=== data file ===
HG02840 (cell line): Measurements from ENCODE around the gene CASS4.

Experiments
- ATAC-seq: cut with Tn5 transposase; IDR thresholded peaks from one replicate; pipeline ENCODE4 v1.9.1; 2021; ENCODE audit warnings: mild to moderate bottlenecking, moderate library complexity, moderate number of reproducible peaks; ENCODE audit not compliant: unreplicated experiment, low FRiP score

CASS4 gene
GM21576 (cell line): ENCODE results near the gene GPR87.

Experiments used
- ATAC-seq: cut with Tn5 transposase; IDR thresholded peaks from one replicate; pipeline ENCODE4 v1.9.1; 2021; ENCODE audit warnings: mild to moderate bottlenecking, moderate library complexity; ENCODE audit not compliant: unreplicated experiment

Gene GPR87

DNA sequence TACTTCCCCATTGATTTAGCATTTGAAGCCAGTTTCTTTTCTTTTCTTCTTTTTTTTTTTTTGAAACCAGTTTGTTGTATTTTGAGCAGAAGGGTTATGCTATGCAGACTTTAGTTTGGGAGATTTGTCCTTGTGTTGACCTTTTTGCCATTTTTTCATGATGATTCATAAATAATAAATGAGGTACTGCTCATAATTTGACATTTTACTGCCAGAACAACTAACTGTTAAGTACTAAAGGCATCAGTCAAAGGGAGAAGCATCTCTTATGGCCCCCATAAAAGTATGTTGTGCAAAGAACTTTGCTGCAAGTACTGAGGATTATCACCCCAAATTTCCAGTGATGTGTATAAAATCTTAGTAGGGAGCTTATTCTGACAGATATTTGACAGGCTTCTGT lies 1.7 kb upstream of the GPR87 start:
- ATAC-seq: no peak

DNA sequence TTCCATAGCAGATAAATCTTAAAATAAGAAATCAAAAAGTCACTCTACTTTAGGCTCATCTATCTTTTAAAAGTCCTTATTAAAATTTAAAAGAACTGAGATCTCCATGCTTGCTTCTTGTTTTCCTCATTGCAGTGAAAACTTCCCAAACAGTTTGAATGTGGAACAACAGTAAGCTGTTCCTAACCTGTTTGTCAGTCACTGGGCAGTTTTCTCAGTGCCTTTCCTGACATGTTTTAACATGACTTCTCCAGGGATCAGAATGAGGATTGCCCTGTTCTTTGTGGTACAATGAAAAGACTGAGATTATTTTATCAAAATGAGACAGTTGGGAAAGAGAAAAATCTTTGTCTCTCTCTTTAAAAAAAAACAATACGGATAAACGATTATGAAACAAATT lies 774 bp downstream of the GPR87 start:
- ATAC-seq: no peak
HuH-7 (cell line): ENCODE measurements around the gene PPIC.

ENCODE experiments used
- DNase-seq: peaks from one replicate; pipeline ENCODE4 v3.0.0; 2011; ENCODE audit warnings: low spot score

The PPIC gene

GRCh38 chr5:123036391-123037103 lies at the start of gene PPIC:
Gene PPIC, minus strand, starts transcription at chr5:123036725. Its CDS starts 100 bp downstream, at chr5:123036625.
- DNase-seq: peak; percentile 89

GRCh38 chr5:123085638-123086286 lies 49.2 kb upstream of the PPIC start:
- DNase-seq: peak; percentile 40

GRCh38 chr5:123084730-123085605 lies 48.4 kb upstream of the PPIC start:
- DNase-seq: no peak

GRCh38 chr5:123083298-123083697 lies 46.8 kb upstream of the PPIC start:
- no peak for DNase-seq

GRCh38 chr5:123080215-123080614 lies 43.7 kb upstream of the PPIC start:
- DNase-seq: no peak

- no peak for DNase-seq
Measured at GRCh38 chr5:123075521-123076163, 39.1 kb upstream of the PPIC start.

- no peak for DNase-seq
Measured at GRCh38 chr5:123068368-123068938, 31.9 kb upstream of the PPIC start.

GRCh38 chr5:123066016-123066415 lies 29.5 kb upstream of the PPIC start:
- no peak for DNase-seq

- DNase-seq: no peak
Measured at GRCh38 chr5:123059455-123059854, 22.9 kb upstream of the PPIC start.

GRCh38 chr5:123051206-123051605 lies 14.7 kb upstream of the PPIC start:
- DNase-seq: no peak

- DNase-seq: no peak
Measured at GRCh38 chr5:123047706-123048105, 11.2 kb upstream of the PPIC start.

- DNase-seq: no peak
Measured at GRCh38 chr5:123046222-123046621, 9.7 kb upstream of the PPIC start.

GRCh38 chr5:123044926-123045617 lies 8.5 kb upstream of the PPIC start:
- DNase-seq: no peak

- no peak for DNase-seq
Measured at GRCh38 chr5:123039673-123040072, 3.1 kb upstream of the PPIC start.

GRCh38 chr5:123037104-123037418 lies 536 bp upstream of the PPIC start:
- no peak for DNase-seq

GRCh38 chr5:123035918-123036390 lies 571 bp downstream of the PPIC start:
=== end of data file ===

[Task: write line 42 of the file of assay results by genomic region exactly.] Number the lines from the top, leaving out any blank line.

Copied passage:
GRCh38 chr5:123044926-123045617 lies 8.5 kb upstream of the PPIC start: